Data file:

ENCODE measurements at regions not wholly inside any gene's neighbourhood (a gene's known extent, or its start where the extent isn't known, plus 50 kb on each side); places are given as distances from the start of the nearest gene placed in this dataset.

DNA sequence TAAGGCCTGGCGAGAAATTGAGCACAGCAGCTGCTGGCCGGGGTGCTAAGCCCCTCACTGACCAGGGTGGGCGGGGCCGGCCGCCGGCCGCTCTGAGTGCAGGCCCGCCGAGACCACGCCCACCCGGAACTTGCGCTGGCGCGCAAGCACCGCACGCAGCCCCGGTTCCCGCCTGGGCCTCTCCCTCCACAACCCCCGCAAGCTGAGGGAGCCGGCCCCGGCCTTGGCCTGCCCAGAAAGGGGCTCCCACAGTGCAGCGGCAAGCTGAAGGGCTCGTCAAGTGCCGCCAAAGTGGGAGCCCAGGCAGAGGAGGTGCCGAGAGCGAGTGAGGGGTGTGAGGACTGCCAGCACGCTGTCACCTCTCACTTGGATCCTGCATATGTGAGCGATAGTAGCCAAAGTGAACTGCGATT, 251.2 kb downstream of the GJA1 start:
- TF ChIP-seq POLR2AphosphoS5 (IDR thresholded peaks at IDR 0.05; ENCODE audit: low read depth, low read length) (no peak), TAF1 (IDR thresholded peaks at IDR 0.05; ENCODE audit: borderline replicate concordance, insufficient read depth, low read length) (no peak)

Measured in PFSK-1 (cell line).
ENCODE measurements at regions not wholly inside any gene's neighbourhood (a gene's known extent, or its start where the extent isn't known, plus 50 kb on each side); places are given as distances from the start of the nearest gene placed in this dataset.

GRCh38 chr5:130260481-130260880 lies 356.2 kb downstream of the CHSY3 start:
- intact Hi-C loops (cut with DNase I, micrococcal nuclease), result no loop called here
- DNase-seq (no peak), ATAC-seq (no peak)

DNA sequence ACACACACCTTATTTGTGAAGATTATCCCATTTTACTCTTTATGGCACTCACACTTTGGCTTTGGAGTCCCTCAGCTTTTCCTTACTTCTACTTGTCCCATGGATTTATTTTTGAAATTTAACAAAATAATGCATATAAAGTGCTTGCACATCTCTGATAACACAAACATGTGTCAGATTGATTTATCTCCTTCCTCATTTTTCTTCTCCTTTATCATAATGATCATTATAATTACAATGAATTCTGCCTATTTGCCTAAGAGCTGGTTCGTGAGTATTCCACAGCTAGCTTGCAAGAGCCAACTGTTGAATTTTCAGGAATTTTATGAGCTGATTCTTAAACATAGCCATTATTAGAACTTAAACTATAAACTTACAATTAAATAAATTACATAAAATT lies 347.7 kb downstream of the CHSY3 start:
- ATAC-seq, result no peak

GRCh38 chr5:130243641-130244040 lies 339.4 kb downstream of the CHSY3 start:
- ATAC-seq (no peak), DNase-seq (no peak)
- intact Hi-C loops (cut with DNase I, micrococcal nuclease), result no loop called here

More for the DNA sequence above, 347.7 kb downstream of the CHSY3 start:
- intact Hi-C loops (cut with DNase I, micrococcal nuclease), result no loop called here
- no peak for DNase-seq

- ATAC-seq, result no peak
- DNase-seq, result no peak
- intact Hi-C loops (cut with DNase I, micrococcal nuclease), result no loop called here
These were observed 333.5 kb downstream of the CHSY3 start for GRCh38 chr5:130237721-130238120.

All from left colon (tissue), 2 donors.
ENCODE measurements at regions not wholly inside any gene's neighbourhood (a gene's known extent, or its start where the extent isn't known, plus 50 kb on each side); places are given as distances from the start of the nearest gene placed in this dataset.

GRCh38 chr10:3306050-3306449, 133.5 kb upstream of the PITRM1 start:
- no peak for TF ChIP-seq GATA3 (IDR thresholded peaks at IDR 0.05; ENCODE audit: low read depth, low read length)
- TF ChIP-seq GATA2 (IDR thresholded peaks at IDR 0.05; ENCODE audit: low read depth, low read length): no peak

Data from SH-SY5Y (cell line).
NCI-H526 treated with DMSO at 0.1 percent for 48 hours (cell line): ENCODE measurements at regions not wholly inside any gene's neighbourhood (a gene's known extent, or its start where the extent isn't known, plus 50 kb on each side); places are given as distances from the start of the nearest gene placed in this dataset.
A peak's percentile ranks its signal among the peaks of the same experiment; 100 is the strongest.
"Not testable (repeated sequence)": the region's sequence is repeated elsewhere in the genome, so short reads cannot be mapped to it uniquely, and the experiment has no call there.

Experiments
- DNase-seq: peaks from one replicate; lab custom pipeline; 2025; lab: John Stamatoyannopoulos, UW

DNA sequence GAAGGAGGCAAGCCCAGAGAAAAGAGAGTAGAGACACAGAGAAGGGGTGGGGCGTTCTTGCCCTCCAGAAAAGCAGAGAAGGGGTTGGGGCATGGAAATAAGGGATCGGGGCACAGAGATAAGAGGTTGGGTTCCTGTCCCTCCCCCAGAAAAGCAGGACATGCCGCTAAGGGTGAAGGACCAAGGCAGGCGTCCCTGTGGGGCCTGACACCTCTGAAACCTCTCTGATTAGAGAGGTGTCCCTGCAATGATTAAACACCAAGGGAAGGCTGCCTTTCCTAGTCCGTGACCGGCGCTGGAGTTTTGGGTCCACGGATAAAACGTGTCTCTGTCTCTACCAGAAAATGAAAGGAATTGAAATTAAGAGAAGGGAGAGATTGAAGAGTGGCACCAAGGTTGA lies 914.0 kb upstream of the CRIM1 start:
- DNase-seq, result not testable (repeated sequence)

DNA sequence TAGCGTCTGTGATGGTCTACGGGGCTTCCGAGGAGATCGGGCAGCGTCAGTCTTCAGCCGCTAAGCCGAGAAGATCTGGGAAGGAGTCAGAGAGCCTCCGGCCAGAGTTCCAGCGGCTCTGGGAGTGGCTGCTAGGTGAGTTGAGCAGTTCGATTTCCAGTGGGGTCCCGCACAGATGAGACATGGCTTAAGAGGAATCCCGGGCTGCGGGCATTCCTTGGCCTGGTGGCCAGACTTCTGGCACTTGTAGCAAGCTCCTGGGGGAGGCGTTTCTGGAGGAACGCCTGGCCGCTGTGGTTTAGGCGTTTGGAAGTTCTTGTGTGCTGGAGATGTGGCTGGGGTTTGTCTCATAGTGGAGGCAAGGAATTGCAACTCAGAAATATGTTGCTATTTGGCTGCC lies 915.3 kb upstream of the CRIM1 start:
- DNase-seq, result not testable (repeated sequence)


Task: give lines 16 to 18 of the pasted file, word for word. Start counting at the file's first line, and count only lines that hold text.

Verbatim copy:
- no peak for DNase-seq

- ATAC-seq, result no peak
- DNase-seq, result no peak